Thursday, August 11, 2011

You'd best use "better"

I like to tell people that I read a newspaper. Yes, a newspaper. The actual paper kind. Like in the old days. Most people look at me like I'm speaking Swahili (I have a lot of young friends who read everything online). Call me crazy, but I still like to sit on the couch on Sunday morning and flip through the pages of the Star Tribune in my own particular order.

First, I discard the ads. Then I pass the sports section to Marc, and the weather section to James. Then ... my weekly dose of celebrity news in Parade magazine.

Yep, I can't read the rest of the paper until I've gotten the oh-so-important dish on what Angelina Jolie is like in real life or whatever happened to the kid who played cousin Oliver on The Brady Bunch. The rest of the content in Parade, however, is somewhat less interesting.

Take the recent article titled "The Battle of Dogs vs. Cats." First of all, this is a non-debate in my mind because dogs clearly rule. I know many (my husband among them) will disagree with this, but they're just wrong. Second, the article seems like a desperate space-filler to me. How many hundreds of times has this topic been discussed?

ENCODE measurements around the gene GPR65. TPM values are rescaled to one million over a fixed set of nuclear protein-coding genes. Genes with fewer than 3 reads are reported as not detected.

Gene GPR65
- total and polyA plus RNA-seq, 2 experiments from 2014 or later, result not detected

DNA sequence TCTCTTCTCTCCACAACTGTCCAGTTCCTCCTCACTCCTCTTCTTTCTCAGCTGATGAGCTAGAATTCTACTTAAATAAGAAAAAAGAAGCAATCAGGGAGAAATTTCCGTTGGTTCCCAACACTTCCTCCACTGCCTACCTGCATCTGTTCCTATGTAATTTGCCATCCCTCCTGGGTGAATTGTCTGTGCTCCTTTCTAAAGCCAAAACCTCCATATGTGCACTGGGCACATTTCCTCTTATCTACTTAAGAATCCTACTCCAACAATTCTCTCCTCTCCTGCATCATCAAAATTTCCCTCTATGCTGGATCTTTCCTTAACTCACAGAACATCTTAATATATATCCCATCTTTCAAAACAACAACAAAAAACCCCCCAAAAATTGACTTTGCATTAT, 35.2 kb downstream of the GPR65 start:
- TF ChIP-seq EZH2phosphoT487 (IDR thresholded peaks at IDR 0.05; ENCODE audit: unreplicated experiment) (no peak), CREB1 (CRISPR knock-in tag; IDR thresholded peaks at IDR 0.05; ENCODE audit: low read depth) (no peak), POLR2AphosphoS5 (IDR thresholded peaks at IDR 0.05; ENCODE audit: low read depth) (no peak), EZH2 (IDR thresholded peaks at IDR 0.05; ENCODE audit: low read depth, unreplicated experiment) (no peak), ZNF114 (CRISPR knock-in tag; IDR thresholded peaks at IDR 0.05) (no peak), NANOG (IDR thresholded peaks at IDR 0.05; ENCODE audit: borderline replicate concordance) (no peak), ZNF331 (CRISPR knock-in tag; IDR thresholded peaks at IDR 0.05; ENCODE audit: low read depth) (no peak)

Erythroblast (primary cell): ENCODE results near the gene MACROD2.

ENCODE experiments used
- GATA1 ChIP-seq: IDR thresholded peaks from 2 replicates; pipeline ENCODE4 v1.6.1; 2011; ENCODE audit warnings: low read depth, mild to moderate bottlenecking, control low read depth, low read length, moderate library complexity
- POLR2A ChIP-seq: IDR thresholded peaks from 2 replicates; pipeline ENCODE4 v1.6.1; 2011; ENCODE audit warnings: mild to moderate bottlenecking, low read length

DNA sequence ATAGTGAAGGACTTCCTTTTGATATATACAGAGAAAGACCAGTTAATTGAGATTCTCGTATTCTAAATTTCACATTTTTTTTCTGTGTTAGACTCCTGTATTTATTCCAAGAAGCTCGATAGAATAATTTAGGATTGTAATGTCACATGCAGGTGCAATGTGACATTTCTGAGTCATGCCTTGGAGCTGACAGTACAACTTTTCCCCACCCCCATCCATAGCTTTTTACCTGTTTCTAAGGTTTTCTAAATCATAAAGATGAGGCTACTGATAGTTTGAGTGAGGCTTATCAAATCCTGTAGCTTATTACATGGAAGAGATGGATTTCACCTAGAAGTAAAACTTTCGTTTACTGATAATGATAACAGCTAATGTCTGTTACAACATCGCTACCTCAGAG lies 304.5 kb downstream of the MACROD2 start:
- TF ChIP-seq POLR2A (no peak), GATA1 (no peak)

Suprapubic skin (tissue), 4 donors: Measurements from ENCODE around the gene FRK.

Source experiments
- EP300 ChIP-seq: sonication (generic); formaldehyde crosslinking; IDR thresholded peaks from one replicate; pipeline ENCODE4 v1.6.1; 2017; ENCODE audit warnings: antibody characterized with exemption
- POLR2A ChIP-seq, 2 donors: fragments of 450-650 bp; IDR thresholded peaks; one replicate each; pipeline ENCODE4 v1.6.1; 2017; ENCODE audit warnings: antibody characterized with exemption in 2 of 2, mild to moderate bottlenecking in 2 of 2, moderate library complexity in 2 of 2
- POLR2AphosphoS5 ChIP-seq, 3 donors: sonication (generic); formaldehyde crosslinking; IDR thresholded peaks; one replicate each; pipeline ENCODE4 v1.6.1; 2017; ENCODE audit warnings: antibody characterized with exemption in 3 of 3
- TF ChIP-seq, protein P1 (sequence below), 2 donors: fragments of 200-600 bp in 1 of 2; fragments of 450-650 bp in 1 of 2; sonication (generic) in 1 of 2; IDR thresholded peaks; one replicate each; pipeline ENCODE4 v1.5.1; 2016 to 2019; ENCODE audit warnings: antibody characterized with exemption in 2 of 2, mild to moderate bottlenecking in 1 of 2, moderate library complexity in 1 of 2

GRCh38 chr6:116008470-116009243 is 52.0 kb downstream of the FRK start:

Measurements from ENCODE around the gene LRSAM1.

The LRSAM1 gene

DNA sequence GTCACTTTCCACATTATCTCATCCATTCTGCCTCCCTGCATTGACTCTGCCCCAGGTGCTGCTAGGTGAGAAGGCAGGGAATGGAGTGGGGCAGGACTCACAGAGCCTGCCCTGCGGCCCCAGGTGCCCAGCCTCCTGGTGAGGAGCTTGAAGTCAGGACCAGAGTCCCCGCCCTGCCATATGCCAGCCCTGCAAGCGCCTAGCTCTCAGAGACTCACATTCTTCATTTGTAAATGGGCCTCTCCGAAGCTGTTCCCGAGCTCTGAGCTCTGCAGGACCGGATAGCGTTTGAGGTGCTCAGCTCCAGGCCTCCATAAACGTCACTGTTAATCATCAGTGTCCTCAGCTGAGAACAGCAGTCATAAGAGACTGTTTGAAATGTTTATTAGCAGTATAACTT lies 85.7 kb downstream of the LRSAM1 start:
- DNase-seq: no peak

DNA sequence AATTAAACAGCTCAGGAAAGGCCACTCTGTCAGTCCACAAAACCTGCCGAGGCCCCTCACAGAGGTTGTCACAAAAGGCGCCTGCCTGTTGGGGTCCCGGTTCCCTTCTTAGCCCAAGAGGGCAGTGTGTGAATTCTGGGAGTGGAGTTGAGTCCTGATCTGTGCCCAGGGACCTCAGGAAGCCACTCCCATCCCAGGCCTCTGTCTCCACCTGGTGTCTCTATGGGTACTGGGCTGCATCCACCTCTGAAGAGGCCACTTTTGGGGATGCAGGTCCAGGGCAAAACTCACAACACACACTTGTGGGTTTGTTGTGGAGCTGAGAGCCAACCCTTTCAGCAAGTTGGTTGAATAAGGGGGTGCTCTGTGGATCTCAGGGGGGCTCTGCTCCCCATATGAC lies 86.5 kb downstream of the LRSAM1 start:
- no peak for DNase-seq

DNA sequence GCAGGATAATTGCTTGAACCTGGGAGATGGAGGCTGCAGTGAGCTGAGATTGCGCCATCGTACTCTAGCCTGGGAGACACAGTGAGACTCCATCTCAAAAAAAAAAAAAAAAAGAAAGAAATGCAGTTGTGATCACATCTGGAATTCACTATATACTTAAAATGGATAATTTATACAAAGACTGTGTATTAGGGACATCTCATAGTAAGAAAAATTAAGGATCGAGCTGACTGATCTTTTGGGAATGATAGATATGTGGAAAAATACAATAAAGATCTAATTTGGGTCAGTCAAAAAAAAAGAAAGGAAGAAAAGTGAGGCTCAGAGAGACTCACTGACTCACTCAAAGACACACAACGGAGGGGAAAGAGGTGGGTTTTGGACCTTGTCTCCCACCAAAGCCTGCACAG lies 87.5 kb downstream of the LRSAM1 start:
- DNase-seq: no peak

But I digress. The real reason I bring this up is that it's a good lesson on when to use a comparative (e.g., better) and when to use the superlative (e.g., best). Here are some of the subheads in the article:

Which Are Better Hunters?
Which Are the Hardest Working?
Which Live the Longest?
Which Are the Fastest?

Well, they got the first one right. They're comparing only two things -- cats and dogs -- so better is the right word. One is better than the other (dogs, of course -- ha ha). If there were more than two things being compared, then you would use the superlative (best). The remaining three subheads use superlatives, but they shouldn't. This is how they should read:

Which Are Harder Working?
Which Live Longer?
Which Are Faster?

So, to ensure that you don't make this grave mistake, remember: the "-er" ending for comparing two things and "-est" for three or more.

Coming soon: Why I used ensure in the above sentence and not insure or assure; why I used e.g. and not i.e. in the fifth paragraph; and why I used titled and not entitled in paragraph four. Wow, I just gave myself three new topics to write about!

1 comment:

  1. On the cat vs. dog issue, you and I agree. You lost me at, "...discard the ads." Matt calls the ads, "Colleen's Section."